Statement on Theater Censorship, May 2, 1907 (excerpt)



Decide at City Club Conference to Support Police in Abating Theater Evils.


Will Ask Investigation of Amusements Where Children Are Admitted.

Settlement workers and other sociologists will assist the police squad of dramatic critics under Lieut. Alexander McDonald, which has established a censorship over 5 cent theaters, penny arcades, and other cheap amusement resorts where juveniles are taught depravity.

It was decided to appoint a committee of ten or more men or women interested in reform work to supplement efforts of the police at a conference of the City Club yesterday afternoon.

S. C. Kingsley, president of the Relief and Aid Society, will name this committee within a day or two. Lieut. McDonald, who attended the meeting, thought it would be a good thing.

The conference took no action regarding an ordinance forbidding children under 14 years old to attend the theaters. Judge Julian W. Mack of the Juvenile court, who presided, thought that 12 years might be made the limit, and Miss Jane Addams of Hull House wasn't in favor of the ordinance at all. So the measure will be left to the judgment of the committee.

Decline in Wild Films.

From the film companies that supply the material for the moving pictures the information came in the afternoon that the crusade inaugurated by THE TRIBUNE and seconded by the police had resulted in a great falling off in the local demand for sensational pictures of the objectionable class.

The objects of the conference, as outlined in the beginning, were as follows:

A committee to cooperate with Chief Shippy's censoring bureau.

To recommend the passage of an ordinance prohibiting the attendance of young children at 5 cent theaters unaccompanied by parents or guardians.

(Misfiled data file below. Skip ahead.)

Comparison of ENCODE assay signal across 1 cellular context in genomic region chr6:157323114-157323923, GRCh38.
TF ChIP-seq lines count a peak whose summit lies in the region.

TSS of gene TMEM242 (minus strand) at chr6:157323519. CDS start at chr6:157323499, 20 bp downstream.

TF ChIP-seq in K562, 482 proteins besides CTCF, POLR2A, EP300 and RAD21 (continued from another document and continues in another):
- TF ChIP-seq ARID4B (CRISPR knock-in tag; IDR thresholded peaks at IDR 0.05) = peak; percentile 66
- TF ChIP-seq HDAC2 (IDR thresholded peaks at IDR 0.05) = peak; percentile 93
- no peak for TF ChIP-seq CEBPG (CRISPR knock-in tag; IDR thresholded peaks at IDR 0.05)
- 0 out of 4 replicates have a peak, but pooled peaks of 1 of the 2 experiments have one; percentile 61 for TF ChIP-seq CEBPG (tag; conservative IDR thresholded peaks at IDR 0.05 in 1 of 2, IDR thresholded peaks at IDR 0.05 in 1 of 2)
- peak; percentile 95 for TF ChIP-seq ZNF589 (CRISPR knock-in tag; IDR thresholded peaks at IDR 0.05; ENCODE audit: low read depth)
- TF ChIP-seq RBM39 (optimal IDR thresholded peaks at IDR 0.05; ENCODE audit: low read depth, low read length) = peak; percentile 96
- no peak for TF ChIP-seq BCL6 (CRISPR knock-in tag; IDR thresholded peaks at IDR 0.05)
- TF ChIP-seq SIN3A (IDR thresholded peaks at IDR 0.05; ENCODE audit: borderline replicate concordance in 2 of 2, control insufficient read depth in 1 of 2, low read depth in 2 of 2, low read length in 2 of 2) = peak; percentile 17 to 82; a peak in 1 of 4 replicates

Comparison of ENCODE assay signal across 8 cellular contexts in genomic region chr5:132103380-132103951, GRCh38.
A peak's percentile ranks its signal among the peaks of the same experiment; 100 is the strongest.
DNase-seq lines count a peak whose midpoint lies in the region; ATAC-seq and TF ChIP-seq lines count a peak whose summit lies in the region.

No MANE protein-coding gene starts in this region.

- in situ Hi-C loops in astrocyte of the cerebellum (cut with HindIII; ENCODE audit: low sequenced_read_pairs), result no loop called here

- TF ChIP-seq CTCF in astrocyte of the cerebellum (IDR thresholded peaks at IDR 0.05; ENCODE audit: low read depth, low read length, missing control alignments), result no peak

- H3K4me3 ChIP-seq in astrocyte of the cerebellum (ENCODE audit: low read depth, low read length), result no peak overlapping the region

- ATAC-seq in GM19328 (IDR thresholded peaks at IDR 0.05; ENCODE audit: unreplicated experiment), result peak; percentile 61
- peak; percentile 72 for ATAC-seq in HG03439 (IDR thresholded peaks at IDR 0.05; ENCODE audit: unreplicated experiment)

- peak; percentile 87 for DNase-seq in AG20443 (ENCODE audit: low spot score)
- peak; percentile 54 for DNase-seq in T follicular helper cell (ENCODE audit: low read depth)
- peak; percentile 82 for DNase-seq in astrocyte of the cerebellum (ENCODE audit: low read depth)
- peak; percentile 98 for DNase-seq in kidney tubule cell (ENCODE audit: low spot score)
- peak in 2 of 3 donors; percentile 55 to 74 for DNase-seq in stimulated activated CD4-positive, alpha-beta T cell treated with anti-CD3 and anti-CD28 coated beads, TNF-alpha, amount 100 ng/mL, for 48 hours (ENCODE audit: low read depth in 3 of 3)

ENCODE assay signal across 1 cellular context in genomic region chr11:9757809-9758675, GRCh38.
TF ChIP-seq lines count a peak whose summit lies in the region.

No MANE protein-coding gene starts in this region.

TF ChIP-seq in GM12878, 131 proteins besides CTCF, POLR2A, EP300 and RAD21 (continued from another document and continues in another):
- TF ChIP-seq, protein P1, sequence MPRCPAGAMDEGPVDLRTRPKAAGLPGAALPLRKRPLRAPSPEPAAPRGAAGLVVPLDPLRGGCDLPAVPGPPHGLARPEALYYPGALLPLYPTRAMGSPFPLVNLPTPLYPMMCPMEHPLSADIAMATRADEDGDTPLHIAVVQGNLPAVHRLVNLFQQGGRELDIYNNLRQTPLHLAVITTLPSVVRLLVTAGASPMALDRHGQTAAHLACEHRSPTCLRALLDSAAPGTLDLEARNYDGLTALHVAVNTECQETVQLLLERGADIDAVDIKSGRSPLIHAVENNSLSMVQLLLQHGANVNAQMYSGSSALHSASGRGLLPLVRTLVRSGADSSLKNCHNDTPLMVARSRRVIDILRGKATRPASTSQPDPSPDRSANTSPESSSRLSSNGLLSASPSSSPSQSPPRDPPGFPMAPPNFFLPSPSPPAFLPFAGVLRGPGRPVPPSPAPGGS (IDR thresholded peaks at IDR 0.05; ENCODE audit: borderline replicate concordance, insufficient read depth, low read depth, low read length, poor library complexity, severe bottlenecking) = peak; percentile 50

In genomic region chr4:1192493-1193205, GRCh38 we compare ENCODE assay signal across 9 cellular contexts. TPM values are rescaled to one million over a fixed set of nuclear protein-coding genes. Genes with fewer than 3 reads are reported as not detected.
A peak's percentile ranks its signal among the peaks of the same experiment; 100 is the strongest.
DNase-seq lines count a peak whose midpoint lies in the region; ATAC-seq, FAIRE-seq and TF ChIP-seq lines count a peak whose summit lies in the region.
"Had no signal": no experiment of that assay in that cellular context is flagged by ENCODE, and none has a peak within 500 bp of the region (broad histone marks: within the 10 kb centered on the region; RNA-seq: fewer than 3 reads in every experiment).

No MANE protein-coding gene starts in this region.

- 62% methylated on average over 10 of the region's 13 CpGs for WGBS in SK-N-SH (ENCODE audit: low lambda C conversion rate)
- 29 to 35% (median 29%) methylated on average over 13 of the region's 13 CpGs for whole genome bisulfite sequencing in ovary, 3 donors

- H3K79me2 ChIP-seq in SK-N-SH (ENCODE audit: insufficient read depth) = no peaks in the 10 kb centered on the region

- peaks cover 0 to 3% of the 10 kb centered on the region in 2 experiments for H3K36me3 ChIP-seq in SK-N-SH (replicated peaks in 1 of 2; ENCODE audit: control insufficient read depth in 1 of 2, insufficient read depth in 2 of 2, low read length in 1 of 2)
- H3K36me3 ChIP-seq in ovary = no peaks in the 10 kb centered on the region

To recommend that the administration make an expert investigation of the whole problem of issuing licenses to places of amusement where children are admitted, including a system of regulation, record, and report.

Social Workers Are Present.

Among those present were Mrs. Gertrude Howe Britton of Hull House; Graham Taylor of the Chicago Commons; Lester W. Bodine, superintendent of compulsory education; Miss Minnie Law of the Bureau of Public Service; T. D. Hurley, president of the Visitation and Aid Society; Mrs. R. B. Ennis, probationary officer of Evanston; T. C. MacMillan, president of the Children's Helping Society; George Hooker, secretary of the City Club; Allen T. Burns; the Rev. Herman [Page]; and fifteen or twenty others.

Somebody introduced the ordinance prohibiting children from attending theaters, and it at once provoked a debate.

"I am not in favor of it," said Miss Addams. "We already have too many ordinances that are not enforced. What is needed is regulation of the theaters. They are useful in providing a place of amusement for those who cannot go to the regular theaters and can be made instructive. Police regulation, supplemented by the efforts of a citizen's committee, will overcome any evil influences."